Black History Month 2021
Black History Month 2021
Boston, MAPhone: 617-726-4400
Fatima Cody Stanford, MD, MPH, MPA, MBA, FAAP, FACP, FAHA, FAMWA, FTOS is an obesity medicine physician scientist, educator, and policy maker at Massachusetts General Hospital and Harvard Medical School. She is a national and international sought after expert in obesity medicine who bridges the intersection of medicine, public health, policy, and disparities.
Dr. Stanford received her BS and MPH from Emory University as a MLK Scholar, her MD from the Medical College of Georgia School of Medicine as a Stoney Scholar, her MPA from the Harvard Kennedy School of Government as a Zuckerman Fellow in the Harvard Center for Public Leadership, and her MBA at the Quantic School of Business and Technology as a merit-based scholar. She completed her Obesity Medicine & Nutrition Fellowship at MGH/HMS after completing her internal medicine and pediatrics residency at the University of South Carolina.
Upon completion of her MPH, Dr. Stanford received the Gold Congressional Award, the highest honor that Congress bestows upon America’s youth. Dr. Stanford has completed a medicine and media internship at the Discovery Channel. An American Medical Association (AMA) Foundation Leadership Award recipient in 2005, an AMA Paul Ambrose Award for national leadership among resident physicians in 2009, she was selected for the AMA Inspirational Physician Award in 2015. The American College of Physicians (ACP) selected her as the 2013 recipient of the Joseph E. Johnson Leadership Award and the Massachusetts ACP selected her for the Young Leadership Award in 2015. She is the 2017 recipient of the Harvard Medical School (HMS) Amos Diversity Award and Massachusetts Medical Society (MMS) Award for Women’s Health. The MMS selected her as the 2019 Suffolk District Community Clinician of the Year and for the Reducing Health Disparities Award. She was named the 2020 Clinician of the Year by The Obesity Society (TOS). In 2021, she has received the HMS Young Mentor Award, the MMS Grant V. Rodkey Award for her contributions to medical education, and the AMA Dr. Edmond and Rima Cabbabe Dedication to the Profession Award.
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Dr. Stanford has research interests in obesity, health policy, and health disparities. Her research has focused on the long term benefits of physical activity in a large cohort, the Aerobics Center Longitudinal Study. In addition, she studied whether medical students and physicians meet the US Department of Health & Human Services Guidelines in physical activity and what implications this has on guiding patients to be physically active.
In a manuscript published on individuals’ weight perception and its influence on consideration for bariatric surgery, she found that adult patients with weight discordance were less likely to consider weight loss surgery as a treatment option. Concurrently, she investigated whether race influenced the likelihood of undergoing bariatric surgery in patients referred for this intervention, and she found that while persons of low socioeconomic status were less likely to proceed with weight loss surgery, race did not appear to play a role.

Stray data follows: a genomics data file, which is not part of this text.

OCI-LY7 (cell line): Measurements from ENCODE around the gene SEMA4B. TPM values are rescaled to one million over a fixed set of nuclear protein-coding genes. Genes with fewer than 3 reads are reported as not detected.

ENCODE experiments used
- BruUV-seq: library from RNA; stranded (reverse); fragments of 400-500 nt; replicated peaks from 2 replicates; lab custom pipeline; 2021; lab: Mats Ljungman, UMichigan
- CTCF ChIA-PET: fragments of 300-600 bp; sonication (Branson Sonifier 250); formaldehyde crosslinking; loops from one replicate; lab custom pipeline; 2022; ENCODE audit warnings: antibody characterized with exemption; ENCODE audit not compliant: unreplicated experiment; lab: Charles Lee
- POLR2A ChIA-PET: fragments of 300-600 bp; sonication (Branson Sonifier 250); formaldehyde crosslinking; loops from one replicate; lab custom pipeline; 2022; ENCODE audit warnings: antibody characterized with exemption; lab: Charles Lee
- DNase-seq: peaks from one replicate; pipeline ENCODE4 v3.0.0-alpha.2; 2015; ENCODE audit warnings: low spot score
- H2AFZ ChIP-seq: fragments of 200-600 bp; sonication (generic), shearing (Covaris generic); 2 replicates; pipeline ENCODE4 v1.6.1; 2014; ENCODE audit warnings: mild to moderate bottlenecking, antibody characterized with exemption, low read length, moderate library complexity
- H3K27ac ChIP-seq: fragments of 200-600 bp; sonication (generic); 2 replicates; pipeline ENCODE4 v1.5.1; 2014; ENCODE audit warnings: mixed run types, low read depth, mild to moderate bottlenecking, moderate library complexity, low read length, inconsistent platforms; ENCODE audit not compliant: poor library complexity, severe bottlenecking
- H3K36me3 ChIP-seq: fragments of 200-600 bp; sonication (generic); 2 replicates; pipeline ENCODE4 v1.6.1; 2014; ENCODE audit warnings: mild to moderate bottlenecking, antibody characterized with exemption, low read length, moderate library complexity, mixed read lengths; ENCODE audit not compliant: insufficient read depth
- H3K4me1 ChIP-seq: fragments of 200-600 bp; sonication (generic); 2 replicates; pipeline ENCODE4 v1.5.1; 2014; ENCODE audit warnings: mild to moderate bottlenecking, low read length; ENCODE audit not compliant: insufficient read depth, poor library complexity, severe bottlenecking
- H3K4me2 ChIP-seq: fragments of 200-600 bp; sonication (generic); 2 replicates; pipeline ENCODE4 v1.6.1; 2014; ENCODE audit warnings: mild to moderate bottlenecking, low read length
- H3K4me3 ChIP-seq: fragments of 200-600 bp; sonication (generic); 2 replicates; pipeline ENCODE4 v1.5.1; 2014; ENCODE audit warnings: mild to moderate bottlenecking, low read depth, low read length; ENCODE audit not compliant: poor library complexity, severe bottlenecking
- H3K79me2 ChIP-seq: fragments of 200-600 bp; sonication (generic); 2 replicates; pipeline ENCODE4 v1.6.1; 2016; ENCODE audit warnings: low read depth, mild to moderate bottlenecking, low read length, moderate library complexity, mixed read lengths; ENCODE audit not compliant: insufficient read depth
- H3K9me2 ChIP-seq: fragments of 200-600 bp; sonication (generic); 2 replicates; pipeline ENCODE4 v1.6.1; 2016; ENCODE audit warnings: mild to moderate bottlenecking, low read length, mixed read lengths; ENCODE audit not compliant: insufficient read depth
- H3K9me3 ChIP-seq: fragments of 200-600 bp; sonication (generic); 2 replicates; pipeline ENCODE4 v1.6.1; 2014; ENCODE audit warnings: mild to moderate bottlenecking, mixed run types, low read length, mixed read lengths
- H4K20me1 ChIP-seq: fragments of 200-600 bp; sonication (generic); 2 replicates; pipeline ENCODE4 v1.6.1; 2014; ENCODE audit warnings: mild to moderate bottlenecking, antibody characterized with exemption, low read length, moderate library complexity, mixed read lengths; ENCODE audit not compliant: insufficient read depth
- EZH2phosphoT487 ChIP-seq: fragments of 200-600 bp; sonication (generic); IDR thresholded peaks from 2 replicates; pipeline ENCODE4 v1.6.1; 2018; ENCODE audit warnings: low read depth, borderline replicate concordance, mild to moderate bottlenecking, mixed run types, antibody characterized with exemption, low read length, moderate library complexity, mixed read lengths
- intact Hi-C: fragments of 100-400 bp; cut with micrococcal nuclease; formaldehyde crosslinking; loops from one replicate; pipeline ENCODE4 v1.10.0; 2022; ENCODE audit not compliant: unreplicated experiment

Subsequently, she conducted a study on the role of obesity training on the knowledge of bariatric surgery in primary care physicians, and found that physicians who were young, had obesity, or received obesity education in medical school or postgraduate training were more likely to answer bariatric surgery knowledge questions correctly. However, there were still significant deficits in primary care physicians’ knowledge of bariatric surgery for adult patients.
Her current work focuses on the use of pharmacotherapy for patients who have undergone weight loss surgery, policy surrounding obesity coverage in the US and abroad, shared decision making in obesity therapy, weight bias and stigma, and treatment of children, adolescents, and adults with obesity.
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Dr. Stanford discusses this experience and why she's speaking out against biases and promoting diversity in medicine.
The Mass General Weight Center is now open in Waltham, MA. Surgical and non-surgical consultations available. Call 617-726-4400 for more information.
Black History Month 2021
A long history of discrimination against Black women physicians persists and contributes to their underrepresentation in medicine, argue physician-scientist Fatima Cody Stanford and her coauthors.
The CDC may have increased the threat of COVID-19 infection among some racial and ethnic minority groups when the agency updated its mask guidance last May, according to a new commentary in the Journal of General Internal Medicine.
The higher rates of obesity in Black, Indigenous and People of Color (BIPOC) compared with other groups in the United States can be attributed in large part to systemic racism, according to a new perspective article published in the Journal of Internal Medicine.
Dr. Fatima Cody Stanford, obesity medicine physician at Mass General, discusses weight and nutrition in children and adolescents in this previously recorded Facebook Live.
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